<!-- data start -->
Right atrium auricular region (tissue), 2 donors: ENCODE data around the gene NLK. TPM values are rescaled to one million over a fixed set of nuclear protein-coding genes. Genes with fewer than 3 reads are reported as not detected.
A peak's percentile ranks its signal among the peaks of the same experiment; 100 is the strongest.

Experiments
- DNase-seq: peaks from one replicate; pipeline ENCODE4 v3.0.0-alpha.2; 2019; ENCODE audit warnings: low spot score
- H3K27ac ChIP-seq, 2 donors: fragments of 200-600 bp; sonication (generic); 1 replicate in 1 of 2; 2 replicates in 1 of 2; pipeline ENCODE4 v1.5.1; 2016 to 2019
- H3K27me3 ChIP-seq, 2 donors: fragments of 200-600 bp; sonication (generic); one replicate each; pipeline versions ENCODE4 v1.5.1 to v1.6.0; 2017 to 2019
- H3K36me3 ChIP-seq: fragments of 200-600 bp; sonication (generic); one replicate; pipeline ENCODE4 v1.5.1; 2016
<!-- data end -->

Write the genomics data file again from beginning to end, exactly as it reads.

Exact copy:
Right atrium auricular region (tissue), 2 donors: ENCODE data around the gene NLK. TPM values are rescaled to one million over a fixed set of nuclear protein-coding genes. Genes with fewer than 3 reads are reported as not detected.
A peak's percentile ranks its signal among the peaks of the same experiment; 100 is the strongest.

Experiments
- DNase-seq: peaks from one replicate; pipeline ENCODE4 v3.0.0-alpha.2; 2019; ENCODE audit warnings: low spot score
- H3K27ac ChIP-seq, 2 donors: fragments of 200-600 bp; sonication (generic); 1 replicate in 1 of 2; 2 replicates in 1 of 2; pipeline ENCODE4 v1.5.1; 2016 to 2019
- H3K27me3 ChIP-seq, 2 donors: fragments of 200-600 bp; sonication (generic); one replicate each; pipeline versions ENCODE4 v1.5.1 to v1.6.0; 2017 to 2019
- H3K36me3 ChIP-seq: fragments of 200-600 bp; sonication (generic); one replicate; pipeline ENCODE4 v1.5.1; 2016